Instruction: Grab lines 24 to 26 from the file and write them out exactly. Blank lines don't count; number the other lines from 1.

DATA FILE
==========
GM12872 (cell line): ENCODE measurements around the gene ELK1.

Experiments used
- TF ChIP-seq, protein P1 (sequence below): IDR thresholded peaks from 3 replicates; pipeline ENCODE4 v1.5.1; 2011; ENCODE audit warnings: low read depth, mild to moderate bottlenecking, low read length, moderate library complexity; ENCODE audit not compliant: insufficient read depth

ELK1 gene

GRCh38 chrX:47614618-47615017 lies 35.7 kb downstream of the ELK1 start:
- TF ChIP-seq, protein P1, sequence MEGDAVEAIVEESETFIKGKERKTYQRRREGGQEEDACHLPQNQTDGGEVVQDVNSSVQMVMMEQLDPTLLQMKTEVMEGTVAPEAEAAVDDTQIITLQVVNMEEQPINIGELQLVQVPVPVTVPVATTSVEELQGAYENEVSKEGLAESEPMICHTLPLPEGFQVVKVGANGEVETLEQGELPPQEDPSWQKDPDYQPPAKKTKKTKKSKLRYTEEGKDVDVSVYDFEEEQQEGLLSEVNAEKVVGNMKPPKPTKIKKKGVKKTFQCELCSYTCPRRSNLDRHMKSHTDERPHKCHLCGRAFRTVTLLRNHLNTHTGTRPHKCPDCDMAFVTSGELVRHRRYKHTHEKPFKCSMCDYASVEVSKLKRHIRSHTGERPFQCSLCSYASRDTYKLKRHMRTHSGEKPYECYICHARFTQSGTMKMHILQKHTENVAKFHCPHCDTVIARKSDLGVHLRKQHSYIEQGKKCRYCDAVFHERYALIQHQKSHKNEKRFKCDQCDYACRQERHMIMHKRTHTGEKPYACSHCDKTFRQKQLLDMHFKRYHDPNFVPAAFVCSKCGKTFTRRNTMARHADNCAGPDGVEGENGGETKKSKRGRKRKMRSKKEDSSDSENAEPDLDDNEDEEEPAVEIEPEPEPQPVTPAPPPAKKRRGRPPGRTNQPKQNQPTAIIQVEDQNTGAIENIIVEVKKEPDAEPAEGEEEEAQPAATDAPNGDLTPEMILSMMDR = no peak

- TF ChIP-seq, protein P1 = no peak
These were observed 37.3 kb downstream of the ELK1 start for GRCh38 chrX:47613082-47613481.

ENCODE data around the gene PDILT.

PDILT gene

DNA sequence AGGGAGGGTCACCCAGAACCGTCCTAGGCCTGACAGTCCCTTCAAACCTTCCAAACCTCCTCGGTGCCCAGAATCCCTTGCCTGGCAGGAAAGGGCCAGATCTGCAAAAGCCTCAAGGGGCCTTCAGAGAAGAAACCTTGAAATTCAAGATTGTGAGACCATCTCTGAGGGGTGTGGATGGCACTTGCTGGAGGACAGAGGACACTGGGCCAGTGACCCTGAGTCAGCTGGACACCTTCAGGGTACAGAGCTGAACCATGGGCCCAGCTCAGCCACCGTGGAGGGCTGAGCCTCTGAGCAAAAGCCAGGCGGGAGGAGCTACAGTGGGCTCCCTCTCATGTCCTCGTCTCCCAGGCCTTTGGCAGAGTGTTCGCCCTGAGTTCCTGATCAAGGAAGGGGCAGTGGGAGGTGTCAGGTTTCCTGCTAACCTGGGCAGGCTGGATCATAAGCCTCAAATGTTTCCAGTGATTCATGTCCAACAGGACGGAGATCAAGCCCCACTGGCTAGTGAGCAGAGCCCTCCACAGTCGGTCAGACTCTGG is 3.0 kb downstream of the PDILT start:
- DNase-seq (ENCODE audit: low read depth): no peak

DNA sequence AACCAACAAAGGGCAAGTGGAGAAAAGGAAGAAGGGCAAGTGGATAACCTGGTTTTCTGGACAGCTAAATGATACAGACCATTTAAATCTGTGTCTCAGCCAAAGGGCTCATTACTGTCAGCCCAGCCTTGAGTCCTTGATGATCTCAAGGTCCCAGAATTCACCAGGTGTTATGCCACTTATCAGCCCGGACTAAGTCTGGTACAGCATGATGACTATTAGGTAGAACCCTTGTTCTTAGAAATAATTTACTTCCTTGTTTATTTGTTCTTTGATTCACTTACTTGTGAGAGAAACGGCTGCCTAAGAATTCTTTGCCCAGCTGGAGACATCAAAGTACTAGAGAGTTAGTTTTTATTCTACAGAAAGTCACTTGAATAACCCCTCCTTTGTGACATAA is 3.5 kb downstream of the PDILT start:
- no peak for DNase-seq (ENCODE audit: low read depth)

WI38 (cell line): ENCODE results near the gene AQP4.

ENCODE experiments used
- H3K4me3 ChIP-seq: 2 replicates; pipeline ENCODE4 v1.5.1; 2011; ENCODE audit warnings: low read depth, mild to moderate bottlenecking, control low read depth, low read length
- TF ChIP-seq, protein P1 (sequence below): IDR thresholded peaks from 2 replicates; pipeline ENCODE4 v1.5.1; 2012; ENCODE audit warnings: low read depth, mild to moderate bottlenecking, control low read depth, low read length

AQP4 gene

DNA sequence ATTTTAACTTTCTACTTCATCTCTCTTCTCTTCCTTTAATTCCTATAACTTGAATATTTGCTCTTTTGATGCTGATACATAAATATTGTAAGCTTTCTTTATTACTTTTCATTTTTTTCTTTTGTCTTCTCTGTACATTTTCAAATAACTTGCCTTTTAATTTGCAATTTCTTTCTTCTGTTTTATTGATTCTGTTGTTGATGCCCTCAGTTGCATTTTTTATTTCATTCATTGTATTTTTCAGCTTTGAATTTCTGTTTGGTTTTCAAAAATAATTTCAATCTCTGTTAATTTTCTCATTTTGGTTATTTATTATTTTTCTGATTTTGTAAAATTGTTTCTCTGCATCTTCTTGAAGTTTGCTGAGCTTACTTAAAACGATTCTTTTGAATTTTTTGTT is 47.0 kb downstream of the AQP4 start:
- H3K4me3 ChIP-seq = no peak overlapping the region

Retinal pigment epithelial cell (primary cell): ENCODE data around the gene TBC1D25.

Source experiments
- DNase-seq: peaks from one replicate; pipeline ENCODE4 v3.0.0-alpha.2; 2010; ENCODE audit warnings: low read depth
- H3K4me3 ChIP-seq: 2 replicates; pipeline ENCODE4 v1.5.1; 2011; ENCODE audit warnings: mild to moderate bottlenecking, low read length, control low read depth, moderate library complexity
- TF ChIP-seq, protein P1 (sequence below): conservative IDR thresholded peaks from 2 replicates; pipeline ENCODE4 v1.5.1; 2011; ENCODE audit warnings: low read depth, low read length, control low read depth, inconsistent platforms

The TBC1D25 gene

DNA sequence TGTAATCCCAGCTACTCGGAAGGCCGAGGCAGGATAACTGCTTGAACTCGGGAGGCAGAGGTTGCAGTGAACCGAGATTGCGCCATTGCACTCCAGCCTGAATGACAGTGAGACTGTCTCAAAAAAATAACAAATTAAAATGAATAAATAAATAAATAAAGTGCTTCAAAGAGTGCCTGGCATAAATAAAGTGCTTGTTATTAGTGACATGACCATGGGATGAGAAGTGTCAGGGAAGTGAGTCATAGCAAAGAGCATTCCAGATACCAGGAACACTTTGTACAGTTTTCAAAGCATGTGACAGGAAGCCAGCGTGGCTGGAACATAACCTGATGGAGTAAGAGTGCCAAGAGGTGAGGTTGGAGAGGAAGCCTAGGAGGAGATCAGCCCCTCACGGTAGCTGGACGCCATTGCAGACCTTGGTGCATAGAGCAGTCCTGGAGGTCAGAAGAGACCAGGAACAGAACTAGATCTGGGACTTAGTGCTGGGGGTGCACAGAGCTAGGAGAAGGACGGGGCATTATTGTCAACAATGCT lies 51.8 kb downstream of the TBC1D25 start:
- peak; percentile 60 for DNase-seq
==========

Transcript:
- DNase-seq: peaks from one replicate; pipeline ENCODE4 v3.0.0-alpha.2; 2010; ENCODE audit warnings: low read depth
- H3K4me3 ChIP-seq: 2 replicates; pipeline ENCODE4 v1.5.1; 2011; ENCODE audit warnings: mild to moderate bottlenecking, low read length, control low read depth, moderate library complexity
- TF ChIP-seq, protein P1 (sequence below): conservative IDR thresholded peaks from 2 replicates; pipeline ENCODE4 v1.5.1; 2011; ENCODE audit warnings: low read depth, low read length, control low read depth, inconsistent platforms